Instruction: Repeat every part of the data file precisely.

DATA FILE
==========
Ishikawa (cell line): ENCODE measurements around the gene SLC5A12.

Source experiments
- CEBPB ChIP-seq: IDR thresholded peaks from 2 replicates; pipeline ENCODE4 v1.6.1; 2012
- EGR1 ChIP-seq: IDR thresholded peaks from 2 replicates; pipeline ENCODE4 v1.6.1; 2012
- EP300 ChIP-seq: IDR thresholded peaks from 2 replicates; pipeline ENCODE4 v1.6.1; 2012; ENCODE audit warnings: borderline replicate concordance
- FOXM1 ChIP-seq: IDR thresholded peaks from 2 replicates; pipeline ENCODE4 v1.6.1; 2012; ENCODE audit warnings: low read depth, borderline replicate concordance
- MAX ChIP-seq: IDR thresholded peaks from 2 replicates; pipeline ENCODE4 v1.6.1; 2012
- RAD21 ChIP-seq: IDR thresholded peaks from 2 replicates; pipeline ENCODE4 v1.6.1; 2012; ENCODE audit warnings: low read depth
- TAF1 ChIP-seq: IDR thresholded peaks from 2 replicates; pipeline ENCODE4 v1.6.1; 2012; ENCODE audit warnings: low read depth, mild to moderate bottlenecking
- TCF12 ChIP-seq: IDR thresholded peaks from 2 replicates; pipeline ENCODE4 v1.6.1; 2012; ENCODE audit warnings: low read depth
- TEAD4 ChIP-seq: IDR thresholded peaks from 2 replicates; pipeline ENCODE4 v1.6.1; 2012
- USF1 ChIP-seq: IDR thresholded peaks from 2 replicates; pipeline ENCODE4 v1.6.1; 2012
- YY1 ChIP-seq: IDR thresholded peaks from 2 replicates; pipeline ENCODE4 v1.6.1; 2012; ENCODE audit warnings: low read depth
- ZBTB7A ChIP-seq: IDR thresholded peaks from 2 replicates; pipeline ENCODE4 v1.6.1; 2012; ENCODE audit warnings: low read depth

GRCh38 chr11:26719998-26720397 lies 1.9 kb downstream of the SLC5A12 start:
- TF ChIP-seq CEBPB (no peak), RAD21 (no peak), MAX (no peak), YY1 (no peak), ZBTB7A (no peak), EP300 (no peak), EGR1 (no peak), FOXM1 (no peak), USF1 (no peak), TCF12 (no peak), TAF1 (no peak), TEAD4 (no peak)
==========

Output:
Ishikawa (cell line): ENCODE measurements around the gene SLC5A12.

Source experiments
- CEBPB ChIP-seq: IDR thresholded peaks from 2 replicates; pipeline ENCODE4 v1.6.1; 2012
- EGR1 ChIP-seq: IDR thresholded peaks from 2 replicates; pipeline ENCODE4 v1.6.1; 2012
- EP300 ChIP-seq: IDR thresholded peaks from 2 replicates; pipeline ENCODE4 v1.6.1; 2012; ENCODE audit warnings: borderline replicate concordance
- FOXM1 ChIP-seq: IDR thresholded peaks from 2 replicates; pipeline ENCODE4 v1.6.1; 2012; ENCODE audit warnings: low read depth, borderline replicate concordance
- MAX ChIP-seq: IDR thresholded peaks from 2 replicates; pipeline ENCODE4 v1.6.1; 2012
- RAD21 ChIP-seq: IDR thresholded peaks from 2 replicates; pipeline ENCODE4 v1.6.1; 2012; ENCODE audit warnings: low read depth
- TAF1 ChIP-seq: IDR thresholded peaks from 2 replicates; pipeline ENCODE4 v1.6.1; 2012; ENCODE audit warnings: low read depth, mild to moderate bottlenecking
- TCF12 ChIP-seq: IDR thresholded peaks from 2 replicates; pipeline ENCODE4 v1.6.1; 2012; ENCODE audit warnings: low read depth
- TEAD4 ChIP-seq: IDR thresholded peaks from 2 replicates; pipeline ENCODE4 v1.6.1; 2012
- USF1 ChIP-seq: IDR thresholded peaks from 2 replicates; pipeline ENCODE4 v1.6.1; 2012
- YY1 ChIP-seq: IDR thresholded peaks from 2 replicates; pipeline ENCODE4 v1.6.1; 2012; ENCODE audit warnings: low read depth
- ZBTB7A ChIP-seq: IDR thresholded peaks from 2 replicates; pipeline ENCODE4 v1.6.1; 2012; ENCODE audit warnings: low read depth

GRCh38 chr11:26719998-26720397 lies 1.9 kb downstream of the SLC5A12 start:
- TF ChIP-seq CEBPB (no peak), RAD21 (no peak), MAX (no peak), YY1 (no peak), ZBTB7A (no peak), EP300 (no peak), EGR1 (no peak), FOXM1 (no peak), USF1 (no peak), TCF12 (no peak), TAF1 (no peak), TEAD4 (no peak)